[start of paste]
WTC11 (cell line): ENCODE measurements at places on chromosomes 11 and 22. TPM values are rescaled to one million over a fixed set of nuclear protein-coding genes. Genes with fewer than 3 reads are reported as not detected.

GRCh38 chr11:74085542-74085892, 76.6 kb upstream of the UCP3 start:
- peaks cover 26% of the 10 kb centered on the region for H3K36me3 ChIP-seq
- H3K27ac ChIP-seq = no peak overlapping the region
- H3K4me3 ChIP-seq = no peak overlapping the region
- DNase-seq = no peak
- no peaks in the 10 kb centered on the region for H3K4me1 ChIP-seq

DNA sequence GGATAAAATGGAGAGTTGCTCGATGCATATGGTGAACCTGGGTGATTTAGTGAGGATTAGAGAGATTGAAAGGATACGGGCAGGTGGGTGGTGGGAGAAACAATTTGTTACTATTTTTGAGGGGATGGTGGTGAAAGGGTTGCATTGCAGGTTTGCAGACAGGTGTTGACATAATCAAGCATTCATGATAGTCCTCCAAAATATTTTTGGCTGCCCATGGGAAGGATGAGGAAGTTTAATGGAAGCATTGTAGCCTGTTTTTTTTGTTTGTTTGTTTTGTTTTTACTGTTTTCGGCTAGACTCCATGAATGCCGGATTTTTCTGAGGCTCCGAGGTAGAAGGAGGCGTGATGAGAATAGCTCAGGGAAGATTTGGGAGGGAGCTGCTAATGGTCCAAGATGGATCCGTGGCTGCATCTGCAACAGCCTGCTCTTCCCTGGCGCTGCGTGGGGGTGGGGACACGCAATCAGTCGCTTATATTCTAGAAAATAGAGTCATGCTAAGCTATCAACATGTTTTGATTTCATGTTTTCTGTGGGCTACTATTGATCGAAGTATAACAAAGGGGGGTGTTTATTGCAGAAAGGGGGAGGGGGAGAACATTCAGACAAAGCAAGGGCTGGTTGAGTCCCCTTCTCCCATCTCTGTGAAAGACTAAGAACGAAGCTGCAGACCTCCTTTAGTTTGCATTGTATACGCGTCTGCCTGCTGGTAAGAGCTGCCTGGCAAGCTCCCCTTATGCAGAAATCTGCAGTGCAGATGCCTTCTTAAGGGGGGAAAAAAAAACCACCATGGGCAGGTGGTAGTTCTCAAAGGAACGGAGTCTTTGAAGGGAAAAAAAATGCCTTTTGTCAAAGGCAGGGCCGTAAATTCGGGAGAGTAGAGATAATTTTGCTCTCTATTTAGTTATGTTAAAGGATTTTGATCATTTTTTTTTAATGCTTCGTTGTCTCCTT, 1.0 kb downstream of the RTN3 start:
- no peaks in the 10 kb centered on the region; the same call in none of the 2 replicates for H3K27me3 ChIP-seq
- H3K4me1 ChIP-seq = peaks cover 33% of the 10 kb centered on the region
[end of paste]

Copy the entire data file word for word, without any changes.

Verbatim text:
WTC11 (cell line): ENCODE measurements at places on chromosomes 11 and 22. TPM values are rescaled to one million over a fixed set of nuclear protein-coding genes. Genes with fewer than 3 reads are reported as not detected.

GRCh38 chr11:74085542-74085892, 76.6 kb upstream of the UCP3 start:
- peaks cover 26% of the 10 kb centered on the region for H3K36me3 ChIP-seq
- H3K27ac ChIP-seq = no peak overlapping the region
- H3K4me3 ChIP-seq = no peak overlapping the region
- DNase-seq = no peak
- no peaks in the 10 kb centered on the region for H3K4me1 ChIP-seq

DNA sequence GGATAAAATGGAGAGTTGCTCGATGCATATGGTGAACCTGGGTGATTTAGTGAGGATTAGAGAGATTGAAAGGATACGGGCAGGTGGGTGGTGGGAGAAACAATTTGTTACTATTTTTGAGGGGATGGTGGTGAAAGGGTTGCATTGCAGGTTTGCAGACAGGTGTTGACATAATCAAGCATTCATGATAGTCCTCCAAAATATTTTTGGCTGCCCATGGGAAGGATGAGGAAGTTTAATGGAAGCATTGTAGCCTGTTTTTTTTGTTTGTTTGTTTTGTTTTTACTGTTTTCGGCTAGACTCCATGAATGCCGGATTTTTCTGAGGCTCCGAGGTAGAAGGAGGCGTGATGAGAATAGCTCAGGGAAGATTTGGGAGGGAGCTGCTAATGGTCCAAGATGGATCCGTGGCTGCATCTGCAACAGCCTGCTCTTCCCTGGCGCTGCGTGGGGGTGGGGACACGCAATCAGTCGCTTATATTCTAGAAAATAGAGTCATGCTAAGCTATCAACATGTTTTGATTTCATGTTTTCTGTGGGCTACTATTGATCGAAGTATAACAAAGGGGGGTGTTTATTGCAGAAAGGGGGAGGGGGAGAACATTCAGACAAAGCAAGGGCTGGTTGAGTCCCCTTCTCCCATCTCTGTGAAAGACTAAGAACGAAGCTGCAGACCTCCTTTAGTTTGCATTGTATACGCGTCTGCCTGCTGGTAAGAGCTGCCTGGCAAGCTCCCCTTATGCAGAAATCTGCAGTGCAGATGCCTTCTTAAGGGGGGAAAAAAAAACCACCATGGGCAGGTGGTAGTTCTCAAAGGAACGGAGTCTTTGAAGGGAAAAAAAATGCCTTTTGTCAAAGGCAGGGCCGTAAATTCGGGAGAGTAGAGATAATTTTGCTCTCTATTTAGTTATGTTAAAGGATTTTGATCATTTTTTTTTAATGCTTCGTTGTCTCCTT, 1.0 kb downstream of the RTN3 start:
- no peaks in the 10 kb centered on the region; the same call in none of the 2 replicates for H3K27me3 ChIP-seq
- H3K4me1 ChIP-seq = peaks cover 33% of the 10 kb centered on the region